These women are often diagnosed at a later stage of the disease, with tell-tale signs being wrongly dismissed as ‘pregnancy symptoms’ or left undetected by their doctor.
New Aussie mum Katie Warrent was only 28 when bowel cancer happened to her. She shares her story below to raise awareness this Bowel Cancer Awareness Month.
“Our family have experienced more than our fair share of cancer.
In 1994, our lives were first touched by cancer. Mum, Ellen, was diagnosed with ovarian cancer, and shortly after our paternal grandfather was diagnosed with lung cancer. Our mother survived, and has recently celebrated 20 years cancer free. Our grandfather unfortunately lost his battle.
Seven years later, in 2002, our paternal grandmother was diagnosed with melanoma, and also lost her battle.
In 2008, our maternal grandfather was diagnosed with prostate cancer; he sadly lost his battle last year.
Unfortunately, our story with cancer does not end there.
In 2014, seven months after giving birth to my only child, I (the youngest of the three sisters – 28 years old), and after months of investigation, I was diagnosed with stage II bowel cancer.
Together with my young age and that no immediate family had been previously diagnosed with bowel cancer, none of the doctors tested me for bowel cancer. I had major surgery, followed by six months of chemotherapy. Just when we were hoping to get news of remission, I was diagnosed with a recurrence.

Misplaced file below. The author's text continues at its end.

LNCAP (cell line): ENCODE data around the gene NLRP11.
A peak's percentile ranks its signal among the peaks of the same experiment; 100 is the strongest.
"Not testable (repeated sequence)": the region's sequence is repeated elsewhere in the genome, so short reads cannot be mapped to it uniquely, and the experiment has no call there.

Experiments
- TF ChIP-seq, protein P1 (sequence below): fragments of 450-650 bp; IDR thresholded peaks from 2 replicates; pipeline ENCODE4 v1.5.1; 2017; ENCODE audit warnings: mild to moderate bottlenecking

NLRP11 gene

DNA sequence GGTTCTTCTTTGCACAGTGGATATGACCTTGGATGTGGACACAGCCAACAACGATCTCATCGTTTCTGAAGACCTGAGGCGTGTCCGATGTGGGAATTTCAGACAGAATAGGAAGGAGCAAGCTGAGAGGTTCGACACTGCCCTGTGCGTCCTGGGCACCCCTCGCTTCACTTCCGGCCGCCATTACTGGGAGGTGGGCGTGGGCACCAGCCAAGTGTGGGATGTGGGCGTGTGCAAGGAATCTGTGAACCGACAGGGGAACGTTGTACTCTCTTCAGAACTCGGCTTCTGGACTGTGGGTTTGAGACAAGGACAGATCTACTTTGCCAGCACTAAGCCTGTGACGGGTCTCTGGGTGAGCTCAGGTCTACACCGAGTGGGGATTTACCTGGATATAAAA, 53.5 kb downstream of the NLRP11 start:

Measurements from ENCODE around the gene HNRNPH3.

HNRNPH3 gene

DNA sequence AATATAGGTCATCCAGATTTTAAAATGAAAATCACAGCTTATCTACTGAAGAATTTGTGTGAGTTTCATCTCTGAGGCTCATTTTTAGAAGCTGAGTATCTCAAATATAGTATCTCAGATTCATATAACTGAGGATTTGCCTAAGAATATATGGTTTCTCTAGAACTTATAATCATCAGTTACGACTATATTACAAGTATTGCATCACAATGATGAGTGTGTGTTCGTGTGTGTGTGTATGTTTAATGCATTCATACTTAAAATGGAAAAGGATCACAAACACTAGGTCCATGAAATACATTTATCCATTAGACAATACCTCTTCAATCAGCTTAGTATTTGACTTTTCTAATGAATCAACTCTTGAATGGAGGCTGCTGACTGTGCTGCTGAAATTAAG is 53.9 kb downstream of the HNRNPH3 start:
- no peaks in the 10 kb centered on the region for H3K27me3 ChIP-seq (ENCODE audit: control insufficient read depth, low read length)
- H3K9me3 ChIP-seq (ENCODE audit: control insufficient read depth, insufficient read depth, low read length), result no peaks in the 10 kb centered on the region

The very next day, Kristal (my eldest sister – 32) was diagnosed with stage II breast cancer. Then Cassie (the middle sister – 30) was also diagnosed with breast cancer just five weeks later.
Bowel cancer claims the lives of 77 Australians every week. It is the second most common type of newly diagnosed cancer in Australia affecting both men and women almost equally and is Australia’s second biggest cancer killer after lung cancer.
Although it is more common in people over 50, the rate in younger people is increasing.
How it all began
So let’s go back in time, to August, 2013. Life was great! I had just had our beautiful daughter Abbygail.
After having Abby, my body bounced back, I had no after baby belly, or anything like that, I was extremely lucky with a smooth pregnancy and my body being better than before I had her.
About two to four weeks after having Abbygail I started noticing changes within my body. I was bloated, and constipated, the times I could go to the toilet I never felt like I was “finished”.
At my six week postpartum check-up (mid-September) with our beyond wonderful obstetrician, I mentioned to him the problems I was experiencing. We both thought it was just part of my body going back to pre-baby functioning, and he sent me home with laxatives stating “if you’re still experiencing these problems in a month come back to me” (fool me for not listening to him!!).
Needless to say, I was still experiencing these problems a month later. Over time, the symptoms seemed to worsen but when I stepped back into the GP’s office I was investigated for low iron levels, gynaecology issues, and other health issues. Everything, but bowel cancer.
After months of tests, investigations and misdiagnoses, and eventually, sheer persistence on my part, I went back to my wonderful OB/GYN, he listened and sent me for the right tests and an emergency colonoscopy which revealed I did in fact have bowel cancer.
In its early stages, bowel cancer often has no symptoms. But if you don’t feel like something’s right, however old you are, you should never be told by your doctor that you are too young.”
To read more about Katie’s story, click here to visit her blog.
June is Bowel Cancer Awareness Month. To learn more, donate or get involved, visit bowelcanceraustralia.org or contact Bowel Cancer Australia’s Helpline 1800 555 494.